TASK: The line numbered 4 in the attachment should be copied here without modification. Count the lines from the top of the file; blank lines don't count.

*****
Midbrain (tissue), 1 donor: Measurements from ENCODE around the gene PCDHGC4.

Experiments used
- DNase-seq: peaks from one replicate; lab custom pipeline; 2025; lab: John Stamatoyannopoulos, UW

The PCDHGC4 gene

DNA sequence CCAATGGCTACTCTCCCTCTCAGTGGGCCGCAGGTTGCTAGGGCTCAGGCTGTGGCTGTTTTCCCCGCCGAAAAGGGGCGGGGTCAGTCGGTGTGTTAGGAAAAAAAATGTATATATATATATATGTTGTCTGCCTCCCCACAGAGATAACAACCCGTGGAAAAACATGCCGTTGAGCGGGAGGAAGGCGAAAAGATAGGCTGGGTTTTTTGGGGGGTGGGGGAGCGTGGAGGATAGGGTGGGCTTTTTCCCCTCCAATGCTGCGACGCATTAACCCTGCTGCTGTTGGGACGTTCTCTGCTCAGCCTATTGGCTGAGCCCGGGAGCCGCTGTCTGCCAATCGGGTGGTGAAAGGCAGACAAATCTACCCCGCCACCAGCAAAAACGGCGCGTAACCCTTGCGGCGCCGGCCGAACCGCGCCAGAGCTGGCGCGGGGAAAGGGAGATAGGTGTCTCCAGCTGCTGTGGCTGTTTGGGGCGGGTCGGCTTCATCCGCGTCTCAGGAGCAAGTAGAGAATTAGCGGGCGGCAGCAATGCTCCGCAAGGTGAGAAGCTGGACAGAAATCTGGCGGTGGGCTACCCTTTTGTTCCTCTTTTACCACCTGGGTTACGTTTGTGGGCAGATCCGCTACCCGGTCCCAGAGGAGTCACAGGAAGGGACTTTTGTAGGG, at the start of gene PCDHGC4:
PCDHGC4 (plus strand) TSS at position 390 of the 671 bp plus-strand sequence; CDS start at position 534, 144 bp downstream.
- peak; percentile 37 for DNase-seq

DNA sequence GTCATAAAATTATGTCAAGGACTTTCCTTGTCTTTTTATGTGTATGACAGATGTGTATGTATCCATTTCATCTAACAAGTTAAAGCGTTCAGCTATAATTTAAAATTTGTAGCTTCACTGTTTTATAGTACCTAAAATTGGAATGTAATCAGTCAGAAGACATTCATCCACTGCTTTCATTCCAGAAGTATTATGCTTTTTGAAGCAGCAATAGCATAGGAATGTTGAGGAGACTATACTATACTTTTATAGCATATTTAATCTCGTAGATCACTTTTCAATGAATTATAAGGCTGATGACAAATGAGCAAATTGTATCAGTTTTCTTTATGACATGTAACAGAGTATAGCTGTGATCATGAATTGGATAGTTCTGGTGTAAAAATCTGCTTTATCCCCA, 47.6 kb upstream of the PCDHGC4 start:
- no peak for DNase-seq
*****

The PCDHGC4 gene